Letter of Credit (or LOC) is a commonly used trade finance instrument used to ensure that the payment of goods and services will be fulfilled between a buyer and a seller. Both parties use an intermediary, namely a bank or financier, to issue a Letter of Credit and legally guarantee that the goods or services received will be paid for.
Importers and exporters normally require intermediaries such as banks or alternative financiers to guarantee payment and the delivery of goods. Cash advances or trade credits on open accounts are usually used after the buyer and seller develop a trusted relationship. Therefore, trade finance structures are used to support these relationships.
One of the parties, usually the importer, will contact a bank to serve as an intermediary and to guarantee to the seller that the goods will be paid for according to the agreement. All parties involved need to agree to the terms and sign the contract. This lowers the risk of doing business significantly, as Letters of Credit are legally binding documents that are acknowledged by 175 countries worldwide.
Letters of Credit are useful to any business that trades in large volumes, both domestically, and cross-border. They are important to ensure the cash flow of a company and lowers the risk of default due to non-payment from the end customer.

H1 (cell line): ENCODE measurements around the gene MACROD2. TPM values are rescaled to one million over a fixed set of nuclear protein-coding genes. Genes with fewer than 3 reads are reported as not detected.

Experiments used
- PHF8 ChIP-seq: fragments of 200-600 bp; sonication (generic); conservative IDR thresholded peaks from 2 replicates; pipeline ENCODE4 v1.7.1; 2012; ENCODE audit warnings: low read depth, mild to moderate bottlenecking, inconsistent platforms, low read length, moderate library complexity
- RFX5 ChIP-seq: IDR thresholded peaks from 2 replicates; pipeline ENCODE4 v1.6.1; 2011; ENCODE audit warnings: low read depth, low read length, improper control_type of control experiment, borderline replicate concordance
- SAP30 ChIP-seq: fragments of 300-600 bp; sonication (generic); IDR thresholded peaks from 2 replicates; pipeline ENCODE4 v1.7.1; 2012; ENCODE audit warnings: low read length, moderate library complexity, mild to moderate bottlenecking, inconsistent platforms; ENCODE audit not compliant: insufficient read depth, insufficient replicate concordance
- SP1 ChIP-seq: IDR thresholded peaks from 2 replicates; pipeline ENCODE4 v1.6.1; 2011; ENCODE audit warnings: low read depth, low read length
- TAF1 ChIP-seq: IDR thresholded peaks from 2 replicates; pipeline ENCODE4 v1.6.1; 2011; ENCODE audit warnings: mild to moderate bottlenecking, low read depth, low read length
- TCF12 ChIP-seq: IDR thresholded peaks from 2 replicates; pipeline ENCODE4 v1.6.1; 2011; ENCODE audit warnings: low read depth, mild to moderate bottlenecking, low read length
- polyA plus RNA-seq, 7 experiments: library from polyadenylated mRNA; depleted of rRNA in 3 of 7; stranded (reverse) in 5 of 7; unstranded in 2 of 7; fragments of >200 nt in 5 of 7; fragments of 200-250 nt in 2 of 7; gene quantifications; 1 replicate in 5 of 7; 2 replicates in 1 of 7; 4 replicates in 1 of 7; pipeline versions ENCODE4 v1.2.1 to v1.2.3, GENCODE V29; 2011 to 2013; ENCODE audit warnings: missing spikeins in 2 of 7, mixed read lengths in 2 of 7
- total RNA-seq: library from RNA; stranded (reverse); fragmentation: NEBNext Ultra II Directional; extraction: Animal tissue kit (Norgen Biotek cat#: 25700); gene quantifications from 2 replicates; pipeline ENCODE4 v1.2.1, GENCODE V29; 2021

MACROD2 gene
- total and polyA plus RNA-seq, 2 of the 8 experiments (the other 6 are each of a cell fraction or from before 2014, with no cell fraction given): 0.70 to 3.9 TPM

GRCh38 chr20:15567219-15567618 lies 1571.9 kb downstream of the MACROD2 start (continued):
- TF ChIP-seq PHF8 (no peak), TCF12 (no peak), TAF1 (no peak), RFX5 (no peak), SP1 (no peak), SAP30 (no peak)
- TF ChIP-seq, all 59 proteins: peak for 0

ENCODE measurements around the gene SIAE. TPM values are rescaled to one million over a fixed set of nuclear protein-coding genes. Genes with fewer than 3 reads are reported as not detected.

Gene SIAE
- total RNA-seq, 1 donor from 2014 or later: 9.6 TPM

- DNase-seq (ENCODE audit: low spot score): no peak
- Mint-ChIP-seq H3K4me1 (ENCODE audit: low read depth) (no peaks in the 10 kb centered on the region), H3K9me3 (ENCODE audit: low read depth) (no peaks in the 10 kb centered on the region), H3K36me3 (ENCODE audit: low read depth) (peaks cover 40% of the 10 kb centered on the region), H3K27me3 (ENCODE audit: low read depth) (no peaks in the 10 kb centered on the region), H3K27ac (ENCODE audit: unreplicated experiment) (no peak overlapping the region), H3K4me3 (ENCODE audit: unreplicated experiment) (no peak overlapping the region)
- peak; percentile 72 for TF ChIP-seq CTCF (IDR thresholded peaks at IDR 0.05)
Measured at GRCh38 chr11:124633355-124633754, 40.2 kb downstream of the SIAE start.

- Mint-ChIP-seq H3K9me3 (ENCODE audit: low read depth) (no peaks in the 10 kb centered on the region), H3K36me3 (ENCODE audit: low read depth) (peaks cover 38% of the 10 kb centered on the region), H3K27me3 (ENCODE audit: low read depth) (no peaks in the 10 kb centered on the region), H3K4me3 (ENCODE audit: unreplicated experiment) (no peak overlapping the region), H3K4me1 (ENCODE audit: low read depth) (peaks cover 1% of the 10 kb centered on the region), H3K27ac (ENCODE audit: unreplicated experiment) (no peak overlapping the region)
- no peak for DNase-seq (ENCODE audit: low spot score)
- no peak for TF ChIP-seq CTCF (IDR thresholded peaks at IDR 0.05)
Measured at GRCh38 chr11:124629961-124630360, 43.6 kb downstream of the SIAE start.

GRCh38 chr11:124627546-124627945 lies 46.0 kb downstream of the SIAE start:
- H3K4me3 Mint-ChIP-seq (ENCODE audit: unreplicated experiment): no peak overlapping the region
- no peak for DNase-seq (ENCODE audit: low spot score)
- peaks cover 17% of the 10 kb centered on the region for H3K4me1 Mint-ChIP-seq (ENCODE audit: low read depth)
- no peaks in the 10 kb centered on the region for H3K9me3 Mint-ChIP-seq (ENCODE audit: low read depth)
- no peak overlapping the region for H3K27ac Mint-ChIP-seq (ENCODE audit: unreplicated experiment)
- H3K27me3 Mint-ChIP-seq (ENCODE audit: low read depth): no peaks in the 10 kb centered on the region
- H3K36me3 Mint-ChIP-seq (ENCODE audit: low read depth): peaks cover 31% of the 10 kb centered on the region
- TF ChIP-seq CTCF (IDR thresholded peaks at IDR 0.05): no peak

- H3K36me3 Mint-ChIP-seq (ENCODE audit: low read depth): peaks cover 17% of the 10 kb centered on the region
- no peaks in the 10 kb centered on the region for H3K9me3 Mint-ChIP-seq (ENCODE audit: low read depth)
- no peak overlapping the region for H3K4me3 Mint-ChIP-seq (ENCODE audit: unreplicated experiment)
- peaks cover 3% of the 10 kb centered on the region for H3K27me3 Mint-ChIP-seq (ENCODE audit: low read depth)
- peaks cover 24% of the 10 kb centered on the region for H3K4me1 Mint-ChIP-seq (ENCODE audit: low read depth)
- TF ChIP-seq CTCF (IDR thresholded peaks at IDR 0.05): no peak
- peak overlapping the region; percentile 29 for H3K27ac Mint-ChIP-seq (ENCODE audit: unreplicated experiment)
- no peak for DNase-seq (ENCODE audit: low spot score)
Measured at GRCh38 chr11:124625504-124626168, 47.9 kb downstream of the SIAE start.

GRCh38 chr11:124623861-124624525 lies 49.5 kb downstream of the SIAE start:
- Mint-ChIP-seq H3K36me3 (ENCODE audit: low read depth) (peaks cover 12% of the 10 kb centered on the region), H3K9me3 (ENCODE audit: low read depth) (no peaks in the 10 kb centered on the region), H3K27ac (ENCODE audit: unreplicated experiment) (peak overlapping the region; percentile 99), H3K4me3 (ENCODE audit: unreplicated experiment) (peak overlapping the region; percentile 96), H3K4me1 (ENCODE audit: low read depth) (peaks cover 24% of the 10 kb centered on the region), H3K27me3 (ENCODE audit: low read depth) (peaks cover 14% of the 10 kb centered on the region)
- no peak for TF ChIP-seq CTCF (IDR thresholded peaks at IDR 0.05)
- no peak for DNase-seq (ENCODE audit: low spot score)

Additionally, a LC can benefit companies that structure their business around trading or services.
International traders or wholesale producers of goods are the primary users of Letters of Credit. These types of company need to be certain that they will not suffer losses from selling to overseas buyers that they are unfamiliar with.
In the unfortunate case that the recipient of the goods is unwilling or unable to pay the seller, the LC is activated, and under the terms of the agreement, the bank will be obliged to cover the missing payment. After the intermediary completes the payment, the bank will deal with the buyer according to the domestic law of the country where the buyer is located.
Risk and trust are one of the major challenges when it comes to trade, be that domestic or international. The specificity and legal weight of Letters of Credit are a big advantage, given that they are accepted and acknowledged by 175 countries, reduce the risk of doing business overseas, and provide transparent collaboration between unknown parties.
Finally, Letters of Credit provide better clarity on the transaction, as all of the goods or services supplied would be defined in detail. This provides additional comfort to the buyer as well as removing the possibility that the descriptions of the goods ordered are vastly different from what arrives.
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